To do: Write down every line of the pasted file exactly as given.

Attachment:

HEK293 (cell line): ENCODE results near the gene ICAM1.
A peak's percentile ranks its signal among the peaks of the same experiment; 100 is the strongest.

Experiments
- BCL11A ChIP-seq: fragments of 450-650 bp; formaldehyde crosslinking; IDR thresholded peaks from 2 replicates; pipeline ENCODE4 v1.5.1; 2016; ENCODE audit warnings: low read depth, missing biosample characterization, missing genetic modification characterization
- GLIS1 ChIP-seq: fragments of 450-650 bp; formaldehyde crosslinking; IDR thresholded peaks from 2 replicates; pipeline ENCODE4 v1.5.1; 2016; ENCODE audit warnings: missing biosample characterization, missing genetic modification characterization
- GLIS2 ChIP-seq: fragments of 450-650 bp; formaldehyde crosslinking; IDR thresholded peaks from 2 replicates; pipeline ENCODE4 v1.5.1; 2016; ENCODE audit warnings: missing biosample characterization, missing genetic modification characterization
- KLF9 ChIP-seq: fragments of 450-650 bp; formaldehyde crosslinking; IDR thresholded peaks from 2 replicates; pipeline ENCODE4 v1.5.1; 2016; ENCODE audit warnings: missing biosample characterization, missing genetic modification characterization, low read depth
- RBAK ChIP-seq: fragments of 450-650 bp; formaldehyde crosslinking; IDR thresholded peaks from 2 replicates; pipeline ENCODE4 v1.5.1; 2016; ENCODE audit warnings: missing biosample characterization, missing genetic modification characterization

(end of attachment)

HEK293 (cell line): ENCODE results near the gene ICAM1.
A peak's percentile ranks its signal among the peaks of the same experiment; 100 is the strongest.

Experiments
- BCL11A ChIP-seq: fragments of 450-650 bp; formaldehyde crosslinking; IDR thresholded peaks from 2 replicates; pipeline ENCODE4 v1.5.1; 2016; ENCODE audit warnings: low read depth, missing biosample characterization, missing genetic modification characterization
- GLIS1 ChIP-seq: fragments of 450-650 bp; formaldehyde crosslinking; IDR thresholded peaks from 2 replicates; pipeline ENCODE4 v1.5.1; 2016; ENCODE audit warnings: missing biosample characterization, missing genetic modification characterization
- GLIS2 ChIP-seq: fragments of 450-650 bp; formaldehyde crosslinking; IDR thresholded peaks from 2 replicates; pipeline ENCODE4 v1.5.1; 2016; ENCODE audit warnings: missing biosample characterization, missing genetic modification characterization
- KLF9 ChIP-seq: fragments of 450-650 bp; formaldehyde crosslinking; IDR thresholded peaks from 2 replicates; pipeline ENCODE4 v1.5.1; 2016; ENCODE audit warnings: missing biosample characterization, missing genetic modification characterization, low read depth
- RBAK ChIP-seq: fragments of 450-650 bp; formaldehyde crosslinking; IDR thresholded peaks from 2 replicates; pipeline ENCODE4 v1.5.1; 2016; ENCODE audit warnings: missing biosample characterization, missing genetic modification characterization